Artificial Intelligence Patent Drafting Strategies for Avoiding or Overcoming Non-Patentable Subject Matter Rejections

By: Stephen P. Scuderi

The World Intellectual Property Organization’s recent publication title: “WIPO Technology Trends 2019-Artificial Intelligence” defines artificial intelligence (“AI”) systems primarily as:

“learning systems; that is machines that can become better at a task
typically performed by humans with limited or no human intervention.”

Inadvertently though, the ability of AI systems to perform human tasks better and faster than humans has clashed with recently evolving legal standards on what inventions may qualify under the law as patent eligible subject matter.

In the United States, which arguably imposes the most difficult legal hurdles of any country with regard to patent eligibility, patent eligible subject matter is defined in 35 United States Code section 101 (“section 101”) to be:

“any new and useful process, machine, manufacture, or
composition of matter, or any new and useful improvement thereof.”

Moreover, U.S. courts have long held that abstract ideas, laws of nature, and natural phenomena are not eligible for patent protection under section 101. The reasoning behind these judicially created exceptions is that they are considered to be the basic tools of scientific and technological work. Therefore the courts are concerned that granting patents on them would inhibit, rather than encourage, future innovations.

The standard for patent subject matter eligibility became more stringent with the U.S. Supreme Court’s 2014 decision in Alice Corp Pty. Ltd v. CLS Bank International, 134 S. Ct. 2347 (“Alice”). The Alice decision defined a two step test of: (1) determining whether the claim of an invention is directed to a patent-ineligible concept (such as an abstract idea) ; and if so, (2) determining if there are additional elements in the claim that contain an “inventive concept” sufficient to transform the abstract idea into a “patent eligible application”.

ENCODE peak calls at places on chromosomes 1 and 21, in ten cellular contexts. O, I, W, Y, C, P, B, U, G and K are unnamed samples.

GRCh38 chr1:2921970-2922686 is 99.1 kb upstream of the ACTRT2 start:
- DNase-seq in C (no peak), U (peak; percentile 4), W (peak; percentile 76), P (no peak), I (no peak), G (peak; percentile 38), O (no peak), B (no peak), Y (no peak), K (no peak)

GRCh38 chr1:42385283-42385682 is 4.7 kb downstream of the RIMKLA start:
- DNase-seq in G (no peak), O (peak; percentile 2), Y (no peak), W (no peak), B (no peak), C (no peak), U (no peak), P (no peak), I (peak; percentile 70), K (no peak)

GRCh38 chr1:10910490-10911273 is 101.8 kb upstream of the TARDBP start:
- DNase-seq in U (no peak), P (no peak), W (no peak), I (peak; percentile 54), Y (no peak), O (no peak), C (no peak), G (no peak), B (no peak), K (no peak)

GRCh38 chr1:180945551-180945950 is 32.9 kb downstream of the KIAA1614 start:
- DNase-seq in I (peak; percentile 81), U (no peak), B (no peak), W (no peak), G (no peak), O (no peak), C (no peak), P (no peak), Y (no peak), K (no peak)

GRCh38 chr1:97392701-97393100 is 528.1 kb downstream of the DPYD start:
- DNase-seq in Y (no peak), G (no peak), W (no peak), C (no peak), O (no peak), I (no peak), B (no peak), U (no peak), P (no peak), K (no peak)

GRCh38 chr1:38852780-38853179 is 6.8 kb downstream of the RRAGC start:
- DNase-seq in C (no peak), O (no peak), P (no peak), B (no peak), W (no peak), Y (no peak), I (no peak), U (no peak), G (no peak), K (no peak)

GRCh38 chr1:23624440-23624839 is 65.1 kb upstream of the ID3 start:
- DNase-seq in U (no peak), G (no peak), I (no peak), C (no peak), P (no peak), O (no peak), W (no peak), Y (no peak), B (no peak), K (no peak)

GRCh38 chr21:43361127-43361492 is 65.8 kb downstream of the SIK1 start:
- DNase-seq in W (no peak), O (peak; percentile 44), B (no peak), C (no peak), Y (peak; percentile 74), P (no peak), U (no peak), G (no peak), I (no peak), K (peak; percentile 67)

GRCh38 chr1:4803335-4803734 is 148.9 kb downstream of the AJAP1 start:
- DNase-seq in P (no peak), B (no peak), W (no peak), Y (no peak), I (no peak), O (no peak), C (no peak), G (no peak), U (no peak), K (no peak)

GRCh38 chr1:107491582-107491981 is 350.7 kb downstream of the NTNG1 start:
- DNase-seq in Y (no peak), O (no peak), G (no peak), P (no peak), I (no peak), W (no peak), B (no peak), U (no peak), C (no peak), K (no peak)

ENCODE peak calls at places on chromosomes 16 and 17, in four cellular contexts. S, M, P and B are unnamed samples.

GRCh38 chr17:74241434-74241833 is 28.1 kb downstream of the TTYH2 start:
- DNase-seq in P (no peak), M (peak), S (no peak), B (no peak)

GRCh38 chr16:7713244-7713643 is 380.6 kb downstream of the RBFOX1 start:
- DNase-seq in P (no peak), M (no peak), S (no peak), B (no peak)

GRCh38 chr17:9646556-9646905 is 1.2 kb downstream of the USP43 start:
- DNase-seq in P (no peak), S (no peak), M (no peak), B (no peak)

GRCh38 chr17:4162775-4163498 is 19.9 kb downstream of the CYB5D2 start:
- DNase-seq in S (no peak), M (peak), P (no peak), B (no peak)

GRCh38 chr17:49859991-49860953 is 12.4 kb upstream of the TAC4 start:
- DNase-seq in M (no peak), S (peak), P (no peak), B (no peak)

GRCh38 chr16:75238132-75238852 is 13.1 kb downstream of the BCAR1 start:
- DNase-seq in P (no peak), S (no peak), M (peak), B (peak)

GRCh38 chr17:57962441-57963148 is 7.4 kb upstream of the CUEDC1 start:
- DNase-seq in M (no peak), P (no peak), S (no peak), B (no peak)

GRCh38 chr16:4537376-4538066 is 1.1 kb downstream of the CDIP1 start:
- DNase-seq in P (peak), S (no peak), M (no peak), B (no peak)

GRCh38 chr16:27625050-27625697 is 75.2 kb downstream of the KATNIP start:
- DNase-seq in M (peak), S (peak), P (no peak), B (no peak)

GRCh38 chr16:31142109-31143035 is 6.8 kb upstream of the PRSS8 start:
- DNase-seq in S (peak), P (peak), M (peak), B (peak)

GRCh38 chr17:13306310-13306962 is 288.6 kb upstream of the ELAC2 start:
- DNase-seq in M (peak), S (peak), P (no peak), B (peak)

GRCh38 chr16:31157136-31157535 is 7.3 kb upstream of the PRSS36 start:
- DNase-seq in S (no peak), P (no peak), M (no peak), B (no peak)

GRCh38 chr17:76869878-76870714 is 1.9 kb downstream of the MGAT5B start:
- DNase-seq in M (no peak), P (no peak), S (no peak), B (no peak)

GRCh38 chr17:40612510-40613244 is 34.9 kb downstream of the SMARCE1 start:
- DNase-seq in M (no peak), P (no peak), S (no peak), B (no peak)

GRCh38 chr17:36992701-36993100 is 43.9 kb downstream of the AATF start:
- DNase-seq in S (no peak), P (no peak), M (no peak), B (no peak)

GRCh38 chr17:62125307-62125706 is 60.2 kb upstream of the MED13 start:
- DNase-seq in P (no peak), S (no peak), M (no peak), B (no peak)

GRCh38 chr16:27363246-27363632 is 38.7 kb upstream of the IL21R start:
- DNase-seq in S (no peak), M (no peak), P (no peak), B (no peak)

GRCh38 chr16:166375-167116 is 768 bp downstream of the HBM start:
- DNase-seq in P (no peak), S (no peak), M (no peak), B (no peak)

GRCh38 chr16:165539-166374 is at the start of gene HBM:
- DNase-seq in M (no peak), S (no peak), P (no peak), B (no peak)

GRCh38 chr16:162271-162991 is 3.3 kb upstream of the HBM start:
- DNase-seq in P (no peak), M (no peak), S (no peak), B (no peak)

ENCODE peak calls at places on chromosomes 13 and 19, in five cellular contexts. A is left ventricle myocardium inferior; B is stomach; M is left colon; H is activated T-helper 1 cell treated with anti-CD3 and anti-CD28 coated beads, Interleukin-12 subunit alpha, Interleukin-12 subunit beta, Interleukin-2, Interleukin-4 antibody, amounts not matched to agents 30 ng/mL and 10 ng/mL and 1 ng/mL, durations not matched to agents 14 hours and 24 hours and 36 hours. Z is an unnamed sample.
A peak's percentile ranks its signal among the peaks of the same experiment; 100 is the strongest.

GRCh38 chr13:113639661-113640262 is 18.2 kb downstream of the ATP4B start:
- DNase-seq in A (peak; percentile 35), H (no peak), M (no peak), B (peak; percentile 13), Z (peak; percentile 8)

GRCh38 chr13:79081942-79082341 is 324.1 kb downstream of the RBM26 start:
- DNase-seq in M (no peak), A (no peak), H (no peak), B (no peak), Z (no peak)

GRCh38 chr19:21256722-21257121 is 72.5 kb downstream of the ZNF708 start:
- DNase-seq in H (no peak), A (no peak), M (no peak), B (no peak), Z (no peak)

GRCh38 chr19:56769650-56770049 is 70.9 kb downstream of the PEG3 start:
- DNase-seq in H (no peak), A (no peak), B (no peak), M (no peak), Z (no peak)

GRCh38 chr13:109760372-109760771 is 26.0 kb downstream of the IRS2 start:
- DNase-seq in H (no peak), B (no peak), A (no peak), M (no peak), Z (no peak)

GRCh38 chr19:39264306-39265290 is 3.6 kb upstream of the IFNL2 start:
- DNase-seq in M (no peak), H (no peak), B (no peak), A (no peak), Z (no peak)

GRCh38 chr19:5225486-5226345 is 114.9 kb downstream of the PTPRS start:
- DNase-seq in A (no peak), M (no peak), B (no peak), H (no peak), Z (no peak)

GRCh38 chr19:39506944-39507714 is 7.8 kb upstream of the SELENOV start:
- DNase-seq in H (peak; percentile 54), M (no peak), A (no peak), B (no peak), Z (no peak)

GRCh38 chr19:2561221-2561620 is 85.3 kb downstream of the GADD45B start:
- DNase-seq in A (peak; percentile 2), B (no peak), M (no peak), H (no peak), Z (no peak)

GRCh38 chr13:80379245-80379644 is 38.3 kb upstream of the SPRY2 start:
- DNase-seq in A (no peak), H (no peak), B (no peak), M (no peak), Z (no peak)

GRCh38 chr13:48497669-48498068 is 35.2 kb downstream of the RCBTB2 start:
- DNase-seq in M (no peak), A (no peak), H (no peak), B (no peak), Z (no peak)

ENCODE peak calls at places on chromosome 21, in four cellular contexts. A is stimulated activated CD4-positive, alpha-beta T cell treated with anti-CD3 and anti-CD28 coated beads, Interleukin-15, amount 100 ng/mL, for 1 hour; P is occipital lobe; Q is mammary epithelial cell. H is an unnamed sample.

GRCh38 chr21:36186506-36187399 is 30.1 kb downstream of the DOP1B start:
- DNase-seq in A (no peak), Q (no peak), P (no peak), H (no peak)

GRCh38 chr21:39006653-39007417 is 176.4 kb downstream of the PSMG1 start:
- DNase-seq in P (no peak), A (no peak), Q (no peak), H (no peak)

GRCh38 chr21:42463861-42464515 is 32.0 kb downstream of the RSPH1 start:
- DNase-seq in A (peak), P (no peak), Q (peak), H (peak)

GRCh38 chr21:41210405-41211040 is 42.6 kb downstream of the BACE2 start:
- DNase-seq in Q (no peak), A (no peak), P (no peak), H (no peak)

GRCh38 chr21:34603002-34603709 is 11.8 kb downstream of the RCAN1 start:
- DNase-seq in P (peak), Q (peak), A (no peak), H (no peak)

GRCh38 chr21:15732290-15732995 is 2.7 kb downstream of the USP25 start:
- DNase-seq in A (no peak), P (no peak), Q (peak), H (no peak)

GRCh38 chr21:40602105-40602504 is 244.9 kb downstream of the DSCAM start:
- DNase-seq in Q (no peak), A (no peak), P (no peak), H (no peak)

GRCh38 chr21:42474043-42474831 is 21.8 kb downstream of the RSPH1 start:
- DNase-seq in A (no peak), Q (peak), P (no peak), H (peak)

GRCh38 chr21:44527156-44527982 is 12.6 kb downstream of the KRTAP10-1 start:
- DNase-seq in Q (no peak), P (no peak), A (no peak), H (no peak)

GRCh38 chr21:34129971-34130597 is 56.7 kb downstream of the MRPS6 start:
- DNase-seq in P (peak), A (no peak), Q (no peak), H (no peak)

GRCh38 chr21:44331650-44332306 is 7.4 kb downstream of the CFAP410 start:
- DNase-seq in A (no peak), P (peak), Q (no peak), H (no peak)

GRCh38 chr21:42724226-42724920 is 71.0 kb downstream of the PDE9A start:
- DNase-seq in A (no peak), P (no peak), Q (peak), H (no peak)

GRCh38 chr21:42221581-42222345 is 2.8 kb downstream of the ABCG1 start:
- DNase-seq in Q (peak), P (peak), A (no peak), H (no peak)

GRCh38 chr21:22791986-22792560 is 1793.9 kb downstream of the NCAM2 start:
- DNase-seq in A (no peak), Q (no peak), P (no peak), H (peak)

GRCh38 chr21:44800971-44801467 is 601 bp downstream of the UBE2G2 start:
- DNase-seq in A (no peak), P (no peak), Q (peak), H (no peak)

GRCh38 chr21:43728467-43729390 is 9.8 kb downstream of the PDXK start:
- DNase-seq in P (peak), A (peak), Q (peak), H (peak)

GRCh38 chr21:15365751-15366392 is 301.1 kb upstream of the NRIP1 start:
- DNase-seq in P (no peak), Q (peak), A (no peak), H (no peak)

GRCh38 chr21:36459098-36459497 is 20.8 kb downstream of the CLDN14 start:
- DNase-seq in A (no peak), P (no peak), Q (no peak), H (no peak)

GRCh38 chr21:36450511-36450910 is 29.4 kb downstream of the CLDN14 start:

Unfortunately, the courts, as well as the United States Patent and Trademark Office (USPTO), have struggled to apply the Alice test with a reasonably degree of consistency. Accordingly, litigation over what constitutes patent eligible subject matter has increased markedly since the Alice decision, especially in the area of abstract ideas. This is due, in no small part, to the fact that the Supreme Court has not established a definitive rule to determine what constitutes an abstract idea. Rather, the Supreme Court, and lower courts, have found it sufficient to compare claims at issue to those claims already found to be directed to an abstract idea in previous cases.” Enfish, LLC v Microsoft Corp., 822 F. 3d. 1327, 1334 (2016).

The problem of eligibility is especially acute for AI inventions, which are often rejected by the USPTO as being directed to an abstract idea. This is because an abstract idea may be loosely defined as any concept that can theoretically be performed in the human mind or with pencil and paper, which closely parallels the definition of AI as:

“The capability of a machine to imitate intelligent human behavior
(such as reasoning, learning, or the understanding of speech).”
(Merriam Webster – Unabridged, https://unabridged.merriam-webster.com/)